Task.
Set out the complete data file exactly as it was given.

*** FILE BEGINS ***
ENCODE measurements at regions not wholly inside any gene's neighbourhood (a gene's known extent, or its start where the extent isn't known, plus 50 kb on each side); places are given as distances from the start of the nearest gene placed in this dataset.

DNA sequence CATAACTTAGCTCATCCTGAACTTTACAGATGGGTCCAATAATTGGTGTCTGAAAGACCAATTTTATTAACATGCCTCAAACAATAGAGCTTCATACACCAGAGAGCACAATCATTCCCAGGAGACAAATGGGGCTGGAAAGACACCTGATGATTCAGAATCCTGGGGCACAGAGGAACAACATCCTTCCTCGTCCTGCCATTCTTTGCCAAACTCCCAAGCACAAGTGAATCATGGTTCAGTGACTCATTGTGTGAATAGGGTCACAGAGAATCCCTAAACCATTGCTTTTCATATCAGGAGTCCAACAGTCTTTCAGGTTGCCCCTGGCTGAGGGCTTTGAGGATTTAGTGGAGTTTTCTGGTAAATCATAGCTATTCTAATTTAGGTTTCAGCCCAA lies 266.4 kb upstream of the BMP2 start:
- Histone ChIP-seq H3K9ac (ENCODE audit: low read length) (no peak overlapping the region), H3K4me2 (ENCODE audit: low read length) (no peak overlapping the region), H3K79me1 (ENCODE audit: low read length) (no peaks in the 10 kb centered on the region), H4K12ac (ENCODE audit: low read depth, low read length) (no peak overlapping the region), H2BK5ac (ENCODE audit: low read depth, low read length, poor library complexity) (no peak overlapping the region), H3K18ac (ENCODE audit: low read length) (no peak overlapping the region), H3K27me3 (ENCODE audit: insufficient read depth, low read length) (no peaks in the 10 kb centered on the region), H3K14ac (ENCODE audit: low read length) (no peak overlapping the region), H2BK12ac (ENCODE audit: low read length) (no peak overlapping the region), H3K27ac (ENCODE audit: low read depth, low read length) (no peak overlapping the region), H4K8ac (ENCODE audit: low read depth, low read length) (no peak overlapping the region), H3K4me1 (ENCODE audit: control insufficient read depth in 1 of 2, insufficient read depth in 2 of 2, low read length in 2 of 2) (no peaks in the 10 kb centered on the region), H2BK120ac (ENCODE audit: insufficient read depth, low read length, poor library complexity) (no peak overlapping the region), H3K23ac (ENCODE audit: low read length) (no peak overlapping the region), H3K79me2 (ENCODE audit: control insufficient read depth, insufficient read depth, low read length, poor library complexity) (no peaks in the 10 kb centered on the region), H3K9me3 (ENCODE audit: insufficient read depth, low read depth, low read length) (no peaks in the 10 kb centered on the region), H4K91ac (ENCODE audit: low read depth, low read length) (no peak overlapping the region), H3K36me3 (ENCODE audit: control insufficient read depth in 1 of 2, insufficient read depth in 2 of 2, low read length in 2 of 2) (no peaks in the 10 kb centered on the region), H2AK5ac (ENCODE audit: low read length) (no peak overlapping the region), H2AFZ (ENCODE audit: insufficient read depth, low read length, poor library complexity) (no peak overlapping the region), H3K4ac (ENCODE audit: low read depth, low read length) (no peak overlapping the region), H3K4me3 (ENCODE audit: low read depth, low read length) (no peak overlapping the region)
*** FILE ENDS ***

ENCODE measurements at regions not wholly inside any gene's neighbourhood (a gene's known extent, or its start where the extent isn't known, plus 50 kb on each side); places are given as distances from the start of the nearest gene placed in this dataset.

DNA sequence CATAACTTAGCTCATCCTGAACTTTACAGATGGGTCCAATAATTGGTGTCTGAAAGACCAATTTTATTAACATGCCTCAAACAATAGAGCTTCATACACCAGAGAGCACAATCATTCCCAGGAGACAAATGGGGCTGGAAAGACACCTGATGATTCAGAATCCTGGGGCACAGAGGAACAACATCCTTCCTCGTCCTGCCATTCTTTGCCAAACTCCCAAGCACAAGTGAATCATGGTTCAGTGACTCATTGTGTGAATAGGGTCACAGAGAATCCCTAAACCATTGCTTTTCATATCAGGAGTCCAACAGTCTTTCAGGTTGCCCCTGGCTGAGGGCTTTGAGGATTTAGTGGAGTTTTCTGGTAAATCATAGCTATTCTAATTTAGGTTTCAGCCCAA lies 266.4 kb upstream of the BMP2 start:
- Histone ChIP-seq H3K9ac (ENCODE audit: low read length) (no peak overlapping the region), H3K4me2 (ENCODE audit: low read length) (no peak overlapping the region), H3K79me1 (ENCODE audit: low read length) (no peaks in the 10 kb centered on the region), H4K12ac (ENCODE audit: low read depth, low read length) (no peak overlapping the region), H2BK5ac (ENCODE audit: low read depth, low read length, poor library complexity) (no peak overlapping the region), H3K18ac (ENCODE audit: low read length) (no peak overlapping the region), H3K27me3 (ENCODE audit: insufficient read depth, low read length) (no peaks in the 10 kb centered on the region), H3K14ac (ENCODE audit: low read length) (no peak overlapping the region), H2BK12ac (ENCODE audit: low read length) (no peak overlapping the region), H3K27ac (ENCODE audit: low read depth, low read length) (no peak overlapping the region), H4K8ac (ENCODE audit: low read depth, low read length) (no peak overlapping the region), H3K4me1 (ENCODE audit: control insufficient read depth in 1 of 2, insufficient read depth in 2 of 2, low read length in 2 of 2) (no peaks in the 10 kb centered on the region), H2BK120ac (ENCODE audit: insufficient read depth, low read length, poor library complexity) (no peak overlapping the region), H3K23ac (ENCODE audit: low read length) (no peak overlapping the region), H3K79me2 (ENCODE audit: control insufficient read depth, insufficient read depth, low read length, poor library complexity) (no peaks in the 10 kb centered on the region), H3K9me3 (ENCODE audit: insufficient read depth, low read depth, low read length) (no peaks in the 10 kb centered on the region), H4K91ac (ENCODE audit: low read depth, low read length) (no peak overlapping the region), H3K36me3 (ENCODE audit: control insufficient read depth in 1 of 2, insufficient read depth in 2 of 2, low read length in 2 of 2) (no peaks in the 10 kb centered on the region), H2AK5ac (ENCODE audit: low read length) (no peak overlapping the region), H2AFZ (ENCODE audit: insufficient read depth, low read length, poor library complexity) (no peak overlapping the region), H3K4ac (ENCODE audit: low read depth, low read length) (no peak overlapping the region), H3K4me3 (ENCODE audit: low read depth, low read length) (no peak overlapping the region)